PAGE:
Five Fun Businesses that Boston Could Really Use Post-Pandemic

Cuddle rooms have worked out elsewhere, so why not here?

Visitors play with a cat at a NYC cat cafe. / Photo by Emmanuel Dunand/AFP via Getty Images.

If the pandemic has taught us anything, it’s what we can go without—and what we really need: Family, friends, food, and a little bit of fun, for starters. You know, the basic human stuff.

As business regulations ease up, shots go into arms, and the city’s small-business sector begins to rebuild, maybe there’s an opportunity to introduce more establishments that sell us the really important stuff. Do we really need one more place to find—I don’t know, deep-fried craft taco salads served out of mason jars of Sriracha, or something? Probably not. But here are a few unique businesses that have taken off in other cities, and address more fundamental needs of the post-pandemic urbanite. Things like hugs, anxiety management, and responsible sleep patterns. Sure, some of these places sound pretty ridiculous. But the itches they scratch? Those are entirely real.

Screaming rooms

Have a pent-up burning in your chest that’s ready to explode? First, ask yourself if it’s acid reflux. (Bad burritos can do that.) No? Okay, then—you might just need to let out a good scream. It’s understandable, considering the last year of pandemic shutdowns, economic catastrophe, and political insanity; hence our guide to publicly accessible locales for ripping a huge howl. (Hope you like loud tunnels.) But wouldn’t it be great if Boston had a designated soundproof facility, like those that have popped up in Toronto and Texas, where guests can bellow into the abyss over whatever ailment of city life happens to be grinding their gears that day? Some places even let you smash things with bats! None of this sounds terribly healthy, but if it saves your neighbors from listening to Swedish death metal sing-alongs every night, it may not hurt.

Cat cafes

Boston deserved better. For years, we waited for someone in our city to do the right thing, the necessary thing, and open up one of those weird places where you go to have a cup of coffee and pet a small, soft army of adoptable cats the whole time. (A place that is not your hoarder-friend’s house.) Finally, Purr cat cafe opened in Brighton in 2017—but it was overshadowed by weird and nasty social media drama between its owner, an angry ex-employee, and local cat fanciers, and it closed within two years. Let’s do it again and do it right: The world needs more cuteness, and I need a world where my new barista is named Mr. Bojangles.

Cuddle rooms

Would you pay to be wrapped in a warm, all-enveloping embrace, soothed like a swaddled baby, and left feeling like you’d just taken a rejuvenating nine-month nap in an amniotic state? Of course you would. Every spa in Boston offers a seaweed wrap for that purpose. But what if you could get the same experience courtesy of a live human and professional cuddler? Believe it or not, people actually pay for this in places like Fort Myers. In fact, the cuddling industry even has a 1-800-DENTISTS equivalent, so it seems there’s a market for it, and if introducing a little platonic prostitution can reduce Bostonians’ road rage, I’m all for it. Does the idea of getting snuggled by a stranger sound kind of horrifying to you? Me too. But hey, maybe that just means we need a hug.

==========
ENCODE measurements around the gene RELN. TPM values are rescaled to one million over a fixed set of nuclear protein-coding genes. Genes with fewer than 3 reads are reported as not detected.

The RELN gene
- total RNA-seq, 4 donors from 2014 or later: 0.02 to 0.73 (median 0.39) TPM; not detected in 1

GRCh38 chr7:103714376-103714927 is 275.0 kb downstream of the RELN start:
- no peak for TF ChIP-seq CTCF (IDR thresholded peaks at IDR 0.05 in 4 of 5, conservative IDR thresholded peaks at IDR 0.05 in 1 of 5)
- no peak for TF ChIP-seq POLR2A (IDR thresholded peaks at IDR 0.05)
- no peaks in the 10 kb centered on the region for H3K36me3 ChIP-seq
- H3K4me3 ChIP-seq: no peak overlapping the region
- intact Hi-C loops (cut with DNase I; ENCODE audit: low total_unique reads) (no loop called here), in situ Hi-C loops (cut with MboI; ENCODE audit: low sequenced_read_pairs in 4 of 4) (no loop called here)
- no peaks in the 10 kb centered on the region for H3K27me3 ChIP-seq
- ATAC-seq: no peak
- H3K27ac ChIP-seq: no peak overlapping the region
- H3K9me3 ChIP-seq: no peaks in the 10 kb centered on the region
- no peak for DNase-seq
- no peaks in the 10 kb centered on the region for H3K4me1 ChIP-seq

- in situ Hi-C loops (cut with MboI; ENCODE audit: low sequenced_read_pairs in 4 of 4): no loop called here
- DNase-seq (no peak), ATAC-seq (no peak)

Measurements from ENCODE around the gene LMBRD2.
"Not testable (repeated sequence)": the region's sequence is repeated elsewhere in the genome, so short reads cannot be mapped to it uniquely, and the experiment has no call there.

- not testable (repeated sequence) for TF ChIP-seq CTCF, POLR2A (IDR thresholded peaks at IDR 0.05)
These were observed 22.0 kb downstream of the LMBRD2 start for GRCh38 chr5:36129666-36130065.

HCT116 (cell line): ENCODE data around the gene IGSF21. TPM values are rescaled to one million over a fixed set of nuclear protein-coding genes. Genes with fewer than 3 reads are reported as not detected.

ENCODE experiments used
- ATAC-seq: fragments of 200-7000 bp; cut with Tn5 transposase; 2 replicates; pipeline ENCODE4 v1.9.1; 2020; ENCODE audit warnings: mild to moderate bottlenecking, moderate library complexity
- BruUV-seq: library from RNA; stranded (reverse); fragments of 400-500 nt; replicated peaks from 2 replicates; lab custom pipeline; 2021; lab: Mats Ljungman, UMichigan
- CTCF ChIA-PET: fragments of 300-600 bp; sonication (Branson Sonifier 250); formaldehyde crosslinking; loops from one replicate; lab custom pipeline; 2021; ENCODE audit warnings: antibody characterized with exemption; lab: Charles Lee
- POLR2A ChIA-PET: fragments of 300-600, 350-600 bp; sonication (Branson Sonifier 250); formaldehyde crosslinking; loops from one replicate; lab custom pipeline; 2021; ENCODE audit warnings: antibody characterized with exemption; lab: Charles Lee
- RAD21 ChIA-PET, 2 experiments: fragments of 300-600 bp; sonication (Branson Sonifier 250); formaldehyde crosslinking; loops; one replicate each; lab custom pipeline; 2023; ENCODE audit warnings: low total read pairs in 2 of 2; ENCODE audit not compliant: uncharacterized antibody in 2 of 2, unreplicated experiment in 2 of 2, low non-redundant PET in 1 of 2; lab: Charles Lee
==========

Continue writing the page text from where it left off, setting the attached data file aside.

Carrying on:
Sand-covered gyms

The fitness world is full of specialty studios and classes, from trampoline dodgeball to percussive drumming for strength. But Boston has yet to follow the lead of a California gym that once covered one of its training rooms in beach sand, giving clients a uniquely challenging space to push their cardio, balance, and endurance in new ways. (Have you ever tried jogging on the beach? It can be very good for you. It’s also super exhausting.) Admittedly, that sandy West Coast gym has since closed, but it was a brilliant idea. And here in Boston, where we have only a few months of real beach days, maybe an M Street Beach-looking facility would inspire us to stay summer-fit even in cuffing season. At the very least, imagine the regionally inspired workouts, like side-shuffle drills between half-buried Dunkin’ cups.

Day clubs

Look, I know Boston will never be Las Vegas. And it shouldn’t be! Imagine the electric bill. But wouldn’t it be great if we had nightclubs that were—wait for it—open during the day, as in Vegas, Ibiza, Miami, and elsewhere? Obviously we don’t have the weather for 12 months of pool parties, and we don’t necessarily need the kind of fist-pumping places that look straight out of a Jersey Shore reboot. (Pour one out for the late Quincy WaterWorks.) That said, there’s got to be space in the city for somewhere that, say, thirty-something professionals can dance on weekends (or even post-workday, pre-sunset) to top 40 and ’90s nostalgia, retire at a reasonable hour, and still sneak in a little aimless Instagram-scrolling before bed. Tech-world types would love it, and imagine all the future world-changing apps that would be born on cocktail napkins.